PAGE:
Journalist Grania McFadden takes a look at what is making the headlines in Thursday's morning papers.
The papers focus on the soaring price of oil, which the Telegraph claims could "prompt fuel protests" across Britain, and the Independent notes is fast becoming the central issue of next week's elections.
The Sun claims chancellor Gordon Brown has been given just 24 hours by hauliers and drivers to shelve plans for a rise in fuel tax in the autumn or face the threat of demonstrations.
The Express claims to have seen a leaked document outlining government plans to deal with fuel protestors.
It says workers could be put on a three day week, there would be petrol rationing, with police guarding filling stations, and sporting events like Wimbledon could be cancelled.
But a government spokesman claimed the report was drawn up last year, and was not a direct response to the latest protest threats.
The Irish News reports that hundreds of people who were examined with a piece of unsterilised equipment at Lagan Valley Hospital are considering taking legal action against Down Lisburn Trust.
The paper says the 490 patients concerned have been offered counselling as well as the option of blood tests for serious infections like HIV and hepatitis.
The hospital has promised an inquiry into the incident.
It must make the findings public, says the Irish News, and take action to ensure such a thing never happens again.
The News Letter reports on a decision by some members of Scratchers Motorcycle Club in Markethill to sell their bikes, after two members died in accidents within days of each other.
Eight children were left without a father after the crashes, and the club chairman said many members did not want to risk their families suffering the same heartache.
The fate of Judge Brian Curtin makes it onto the front pages of the Dublin papers.
The Irish Independent says politicians are to press ahead with procedures to impeach the judge.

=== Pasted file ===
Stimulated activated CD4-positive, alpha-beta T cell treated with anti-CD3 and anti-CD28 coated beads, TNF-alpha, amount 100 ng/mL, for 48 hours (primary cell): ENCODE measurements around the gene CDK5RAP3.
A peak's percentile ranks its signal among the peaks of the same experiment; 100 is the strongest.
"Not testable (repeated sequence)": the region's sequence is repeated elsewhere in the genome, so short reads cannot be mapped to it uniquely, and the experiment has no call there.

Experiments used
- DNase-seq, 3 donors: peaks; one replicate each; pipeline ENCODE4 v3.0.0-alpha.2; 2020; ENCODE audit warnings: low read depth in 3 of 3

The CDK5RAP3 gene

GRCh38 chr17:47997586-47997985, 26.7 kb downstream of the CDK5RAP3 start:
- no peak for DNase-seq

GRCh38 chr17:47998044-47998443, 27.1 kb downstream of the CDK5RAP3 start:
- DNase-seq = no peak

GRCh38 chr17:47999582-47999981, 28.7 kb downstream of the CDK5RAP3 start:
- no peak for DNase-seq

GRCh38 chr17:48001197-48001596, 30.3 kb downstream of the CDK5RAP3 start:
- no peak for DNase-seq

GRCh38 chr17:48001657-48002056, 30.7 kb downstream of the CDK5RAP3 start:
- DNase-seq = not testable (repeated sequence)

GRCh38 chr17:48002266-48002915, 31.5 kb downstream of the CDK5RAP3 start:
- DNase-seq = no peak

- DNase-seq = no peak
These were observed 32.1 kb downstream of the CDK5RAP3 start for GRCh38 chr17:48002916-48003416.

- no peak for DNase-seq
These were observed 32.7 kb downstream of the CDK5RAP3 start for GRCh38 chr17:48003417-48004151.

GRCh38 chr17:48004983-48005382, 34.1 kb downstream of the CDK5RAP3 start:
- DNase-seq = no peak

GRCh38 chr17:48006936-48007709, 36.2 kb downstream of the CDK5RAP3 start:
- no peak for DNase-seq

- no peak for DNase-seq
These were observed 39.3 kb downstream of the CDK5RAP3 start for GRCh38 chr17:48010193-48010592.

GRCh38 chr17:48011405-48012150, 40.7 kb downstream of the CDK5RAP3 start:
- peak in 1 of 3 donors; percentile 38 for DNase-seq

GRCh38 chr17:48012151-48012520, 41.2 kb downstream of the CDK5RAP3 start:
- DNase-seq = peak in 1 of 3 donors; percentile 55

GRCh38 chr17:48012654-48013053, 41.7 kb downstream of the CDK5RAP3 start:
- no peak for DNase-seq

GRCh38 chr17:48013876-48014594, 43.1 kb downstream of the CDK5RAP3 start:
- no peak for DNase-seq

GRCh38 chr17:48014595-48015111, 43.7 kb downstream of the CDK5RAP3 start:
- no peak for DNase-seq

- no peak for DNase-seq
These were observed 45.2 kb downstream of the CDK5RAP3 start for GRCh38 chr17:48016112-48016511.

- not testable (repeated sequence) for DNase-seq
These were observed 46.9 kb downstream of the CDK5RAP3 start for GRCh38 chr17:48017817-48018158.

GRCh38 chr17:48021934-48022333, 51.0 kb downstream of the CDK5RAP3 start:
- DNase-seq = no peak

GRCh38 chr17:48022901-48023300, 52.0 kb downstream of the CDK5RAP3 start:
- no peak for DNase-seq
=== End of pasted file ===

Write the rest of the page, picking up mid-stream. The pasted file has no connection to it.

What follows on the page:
The Irish Times reveals that the judge's legal team has eight days to go to court to try to prevent investigators gaining access to his personal computer.
The Times turns to royal affairs for its lead story. It says the Archbishop of Canterbury has dropped objections to a church wedding for Prince Charles and Camilla Parker-Bowles after secret talks with the prince.
The paper claims the couple are now actively considering wedding plans, although marriage is ruled out until the investigation into the death of Diana is complete.
The Guardian also carries reports that drug company Glaxo-Smith-Kline is facing fraud charges in America for allegedly concealing information that its leading anti-depressant caused suicidal behaviour in children and teenagers in clinical trials.
The Telegraph reveals that a new survey of dried baby foods shows that some contain disturbing levels of potentially harmful bacteria, including one linked to childhood meningitis.
The Independent is concerned that Britain's largest tobacco company has been testing cigarettes flavoured with chocolate and alcohol.
It says anti-smoking groups fear the research is designed to "entice children" into smoking.
Finally, the Sun warns drivers to stay away from Cambridgeshire during July.
The reason? Thirty-year-old Viney Styles from Whittlesey is hoping to break the land speed record by motorcycling at 160 miles per hour blindfolded.